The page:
Excessive daytime sleepiness (EDS) in older adults is a risk factor for developing medical conditions such as high blood pressure, heart disease, cancer and diabetes.
Read the full article to know about the relative risks of contracting these conditions for elderly EDS patients compared to their counterparts who don’t have it. Also, learn about other medical conditions that are likely to be present in elderly people with EDS.
Problems associated with sleep are known to lead to various diseases. There are various factors that can cause lack of sleep.
Lack of sleep
Certain sleep disorders such as obstructive or central sleep apnoea, sleep–related hypoxemia or hypo-ventilation syndromes can lead to short sleep.
Some other factors may not involve any underlying medical condition. For example, short sleep can be caused by drinking stimulants such as tea or coffee, around sleep time, staring at various screens such as computers or TVs, work deadlines, or late night flights.
Sometimes, lack of adequate sleep may not be apparent. In such cases, you have to keep an eye for subtle signs of sleep deficit. Read on this website: 14 signs of sleep deprivation you may miss.
A remarkable study showed that lack of adequate sleep is not only associated with heart attacks but also causes many of them. It was hailed as the most important study in preventive cardiology. Read on this website: Short sleep duration can cause more heart attacks.
Excessive Daytime Sleepiness
Excessive daytime sleepiness (EDS) is one consequence of short sleep. It involves feeling sleepy when being awake is expected.
To rule out qualitative judgement, Epworth Sleepiness Test (EST) was designed. It helps you decide if you really suffer from excessive daytime sleeping. Read of this website: Are you suffering from excessive daytime sleepiness?
Various studies have shown that EDS is associated with many psychiatric disorders. It is linked to Alzheimer’s disease as well as other ways of cognitive decline.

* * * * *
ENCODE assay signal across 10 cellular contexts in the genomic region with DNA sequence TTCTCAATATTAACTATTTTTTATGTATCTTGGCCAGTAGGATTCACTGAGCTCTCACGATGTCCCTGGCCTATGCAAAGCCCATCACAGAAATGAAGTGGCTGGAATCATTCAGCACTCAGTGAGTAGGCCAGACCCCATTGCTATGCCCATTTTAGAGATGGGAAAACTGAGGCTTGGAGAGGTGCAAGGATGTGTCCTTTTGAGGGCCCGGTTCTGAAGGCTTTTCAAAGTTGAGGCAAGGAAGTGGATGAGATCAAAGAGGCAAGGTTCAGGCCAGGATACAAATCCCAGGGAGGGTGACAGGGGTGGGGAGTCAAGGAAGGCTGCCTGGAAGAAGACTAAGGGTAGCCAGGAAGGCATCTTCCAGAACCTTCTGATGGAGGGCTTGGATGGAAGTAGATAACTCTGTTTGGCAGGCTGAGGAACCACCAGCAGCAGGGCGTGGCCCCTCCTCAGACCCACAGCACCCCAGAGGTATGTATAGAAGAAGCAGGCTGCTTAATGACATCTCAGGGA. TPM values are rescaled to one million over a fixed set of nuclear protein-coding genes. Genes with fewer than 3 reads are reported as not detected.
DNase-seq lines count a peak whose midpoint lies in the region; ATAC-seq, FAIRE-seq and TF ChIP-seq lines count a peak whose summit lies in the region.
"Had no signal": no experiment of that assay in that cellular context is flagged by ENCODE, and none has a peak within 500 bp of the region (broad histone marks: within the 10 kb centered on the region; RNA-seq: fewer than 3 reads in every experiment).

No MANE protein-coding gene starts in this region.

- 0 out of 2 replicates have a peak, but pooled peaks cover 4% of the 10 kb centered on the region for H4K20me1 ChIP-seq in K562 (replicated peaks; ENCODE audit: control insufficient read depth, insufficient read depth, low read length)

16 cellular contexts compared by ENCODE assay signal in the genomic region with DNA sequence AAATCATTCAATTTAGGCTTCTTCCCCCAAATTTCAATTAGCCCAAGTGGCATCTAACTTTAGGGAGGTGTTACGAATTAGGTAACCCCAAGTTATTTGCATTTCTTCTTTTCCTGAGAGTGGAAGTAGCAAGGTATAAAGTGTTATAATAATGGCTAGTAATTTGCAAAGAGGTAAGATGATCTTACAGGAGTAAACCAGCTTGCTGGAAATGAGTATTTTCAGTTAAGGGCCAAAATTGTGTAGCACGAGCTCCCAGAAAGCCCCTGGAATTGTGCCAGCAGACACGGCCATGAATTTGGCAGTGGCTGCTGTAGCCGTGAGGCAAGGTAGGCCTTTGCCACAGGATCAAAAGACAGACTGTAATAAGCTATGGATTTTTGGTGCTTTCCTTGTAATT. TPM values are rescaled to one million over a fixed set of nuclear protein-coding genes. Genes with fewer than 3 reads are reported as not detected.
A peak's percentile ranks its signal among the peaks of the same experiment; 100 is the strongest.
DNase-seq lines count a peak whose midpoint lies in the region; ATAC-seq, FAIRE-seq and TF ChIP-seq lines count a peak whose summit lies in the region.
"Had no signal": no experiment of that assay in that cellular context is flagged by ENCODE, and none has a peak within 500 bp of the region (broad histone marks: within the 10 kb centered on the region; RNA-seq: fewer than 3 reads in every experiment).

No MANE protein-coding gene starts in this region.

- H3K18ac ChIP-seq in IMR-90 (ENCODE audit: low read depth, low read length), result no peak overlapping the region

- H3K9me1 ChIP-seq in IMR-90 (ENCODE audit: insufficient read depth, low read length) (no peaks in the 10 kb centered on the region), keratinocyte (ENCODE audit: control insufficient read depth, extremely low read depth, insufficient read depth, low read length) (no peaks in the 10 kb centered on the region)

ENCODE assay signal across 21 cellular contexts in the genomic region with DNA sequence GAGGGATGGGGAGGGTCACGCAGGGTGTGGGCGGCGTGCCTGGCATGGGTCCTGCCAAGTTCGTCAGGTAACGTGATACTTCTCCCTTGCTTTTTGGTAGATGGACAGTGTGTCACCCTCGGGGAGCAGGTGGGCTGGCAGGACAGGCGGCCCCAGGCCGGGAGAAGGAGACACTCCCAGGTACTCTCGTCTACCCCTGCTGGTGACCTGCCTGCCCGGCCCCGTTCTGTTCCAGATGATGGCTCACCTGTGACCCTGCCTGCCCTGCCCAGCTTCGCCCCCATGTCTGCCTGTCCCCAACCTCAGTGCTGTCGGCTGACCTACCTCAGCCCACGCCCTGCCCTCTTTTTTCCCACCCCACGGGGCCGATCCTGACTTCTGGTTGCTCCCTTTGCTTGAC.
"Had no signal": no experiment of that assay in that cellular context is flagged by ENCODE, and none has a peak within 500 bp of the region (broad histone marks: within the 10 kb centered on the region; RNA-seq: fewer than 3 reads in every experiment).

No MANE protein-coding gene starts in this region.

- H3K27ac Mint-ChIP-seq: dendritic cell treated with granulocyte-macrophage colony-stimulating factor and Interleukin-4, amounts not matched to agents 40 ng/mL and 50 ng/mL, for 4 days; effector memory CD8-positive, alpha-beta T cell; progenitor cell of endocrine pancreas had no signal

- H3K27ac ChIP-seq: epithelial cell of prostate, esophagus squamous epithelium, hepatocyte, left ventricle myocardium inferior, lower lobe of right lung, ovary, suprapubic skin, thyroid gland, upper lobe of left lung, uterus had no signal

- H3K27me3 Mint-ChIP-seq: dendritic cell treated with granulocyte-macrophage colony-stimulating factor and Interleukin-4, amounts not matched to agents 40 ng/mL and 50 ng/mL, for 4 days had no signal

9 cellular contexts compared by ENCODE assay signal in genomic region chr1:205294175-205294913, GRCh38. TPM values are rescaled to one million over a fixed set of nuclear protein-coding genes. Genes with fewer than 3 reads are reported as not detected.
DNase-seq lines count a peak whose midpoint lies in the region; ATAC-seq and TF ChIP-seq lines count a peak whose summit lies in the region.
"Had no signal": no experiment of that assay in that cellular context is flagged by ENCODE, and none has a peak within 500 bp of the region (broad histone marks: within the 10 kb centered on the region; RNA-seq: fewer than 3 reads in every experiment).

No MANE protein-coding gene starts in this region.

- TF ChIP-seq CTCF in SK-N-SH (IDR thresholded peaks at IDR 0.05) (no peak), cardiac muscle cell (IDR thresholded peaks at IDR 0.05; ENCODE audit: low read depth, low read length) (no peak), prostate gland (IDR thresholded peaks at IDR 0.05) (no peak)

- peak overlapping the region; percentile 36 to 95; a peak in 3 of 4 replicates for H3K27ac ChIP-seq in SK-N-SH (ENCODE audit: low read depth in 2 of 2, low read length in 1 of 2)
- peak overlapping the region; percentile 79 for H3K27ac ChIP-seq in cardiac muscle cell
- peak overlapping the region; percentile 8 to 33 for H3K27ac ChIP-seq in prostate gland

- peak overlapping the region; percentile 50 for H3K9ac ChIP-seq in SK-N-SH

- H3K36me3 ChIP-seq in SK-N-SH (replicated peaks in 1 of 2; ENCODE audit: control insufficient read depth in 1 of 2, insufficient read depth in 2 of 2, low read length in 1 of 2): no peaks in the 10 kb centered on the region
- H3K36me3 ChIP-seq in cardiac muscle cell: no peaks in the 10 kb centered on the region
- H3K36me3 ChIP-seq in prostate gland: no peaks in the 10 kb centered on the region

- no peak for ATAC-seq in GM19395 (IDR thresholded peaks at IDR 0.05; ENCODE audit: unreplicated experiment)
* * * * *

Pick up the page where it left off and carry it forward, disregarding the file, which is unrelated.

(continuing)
However, the role of excessive daytime sleepiness in other medical conditions is not that well known. A new research throws some light on the effect of EDS on heart disease, cancer and diabetes.
The study was to be presented in American Academy of Neurology (AAN) Annual Meeting in April 2020. However, since the conference got cancelled due to Covid-19, read that abstract here.
The researcher interviewed 10,930 adults—59% of whom were women—by phone twice. The second interview was 3 years after the first one.
At the time of the second interview, 3701 participants were at least 65 years old. The study looked at the disease outcomes over 3 years for these elderly people.
Nearly 23% and 24% of the elderly people reported excessive daytime sleepiness in the first and the second interview, respectively. EDS was a chronic problem for 41% of those reporting the condition.
The relative risks (RR) of developing various conditions in the 3 years were as follows:
- Diabetes: RR 2.3
- High blood pressure: RR 2.3
- Cancer: RR 2.0
Those who reported EDS were also 50% more likely (Odds Ratio, OR = 1.5) to have diseases of the musculoskeletal system and connective tissue, such as arthritis, tendinitis, and lupus, than those who did not have EDS.
Note that the earlier numbers were about ‘developing’ conditions such as diabetes, cancer, and heart disease. Hence, we used relative Risk, or the ratio of risks of developing the condition in the two groups—EDS group and non-EDS group.
The last number was about ‘having’ musculoskeletal system and connective tissue disorders. So it uses odds ratio, or the ratio of odds or probabilities, of having the conditions in the two groups.
For healthcare professionals, read: Excessive sleepiness at daytime may signal heart disease, cancer, diabetes.
The investigators suggested that:
- EDS in the elderly can be an early sign of a developing medical condition.
- Paying attention to sleepiness in older adults could help doctors predict and prevent future medical conditions.
- Asking about sleepiness, sleep, or sleep quality should be a vital sign just like temperature, blood pressure, weight, and other parameters.
First published on: 25th July, 2020
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